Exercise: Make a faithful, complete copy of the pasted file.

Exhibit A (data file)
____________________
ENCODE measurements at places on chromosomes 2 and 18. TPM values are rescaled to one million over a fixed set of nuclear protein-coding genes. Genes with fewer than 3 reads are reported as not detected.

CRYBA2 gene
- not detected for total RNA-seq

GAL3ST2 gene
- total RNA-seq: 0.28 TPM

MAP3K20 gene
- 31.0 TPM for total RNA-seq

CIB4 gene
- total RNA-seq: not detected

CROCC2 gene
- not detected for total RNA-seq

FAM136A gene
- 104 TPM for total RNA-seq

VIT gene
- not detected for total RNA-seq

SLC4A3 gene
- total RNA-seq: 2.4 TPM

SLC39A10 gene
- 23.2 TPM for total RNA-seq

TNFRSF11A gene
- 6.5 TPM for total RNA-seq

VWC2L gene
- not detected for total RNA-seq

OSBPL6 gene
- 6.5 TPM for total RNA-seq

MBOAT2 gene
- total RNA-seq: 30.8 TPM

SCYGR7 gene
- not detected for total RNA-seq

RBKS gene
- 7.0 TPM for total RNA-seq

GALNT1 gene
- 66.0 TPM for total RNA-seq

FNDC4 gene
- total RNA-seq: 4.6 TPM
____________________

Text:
ENCODE measurements at places on chromosomes 2 and 18. TPM values are rescaled to one million over a fixed set of nuclear protein-coding genes. Genes with fewer than 3 reads are reported as not detected.

CRYBA2 gene
- not detected for total RNA-seq

GAL3ST2 gene
- total RNA-seq: 0.28 TPM

MAP3K20 gene
- 31.0 TPM for total RNA-seq

CIB4 gene
- total RNA-seq: not detected

CROCC2 gene
- not detected for total RNA-seq

FAM136A gene
- 104 TPM for total RNA-seq

VIT gene
- not detected for total RNA-seq

SLC4A3 gene
- total RNA-seq: 2.4 TPM

SLC39A10 gene
- 23.2 TPM for total RNA-seq

TNFRSF11A gene
- 6.5 TPM for total RNA-seq

VWC2L gene
- not detected for total RNA-seq

OSBPL6 gene
- 6.5 TPM for total RNA-seq

MBOAT2 gene
- total RNA-seq: 30.8 TPM

SCYGR7 gene
- not detected for total RNA-seq

RBKS gene
- 7.0 TPM for total RNA-seq

GALNT1 gene
- 66.0 TPM for total RNA-seq

FNDC4 gene
- total RNA-seq: 4.6 TPM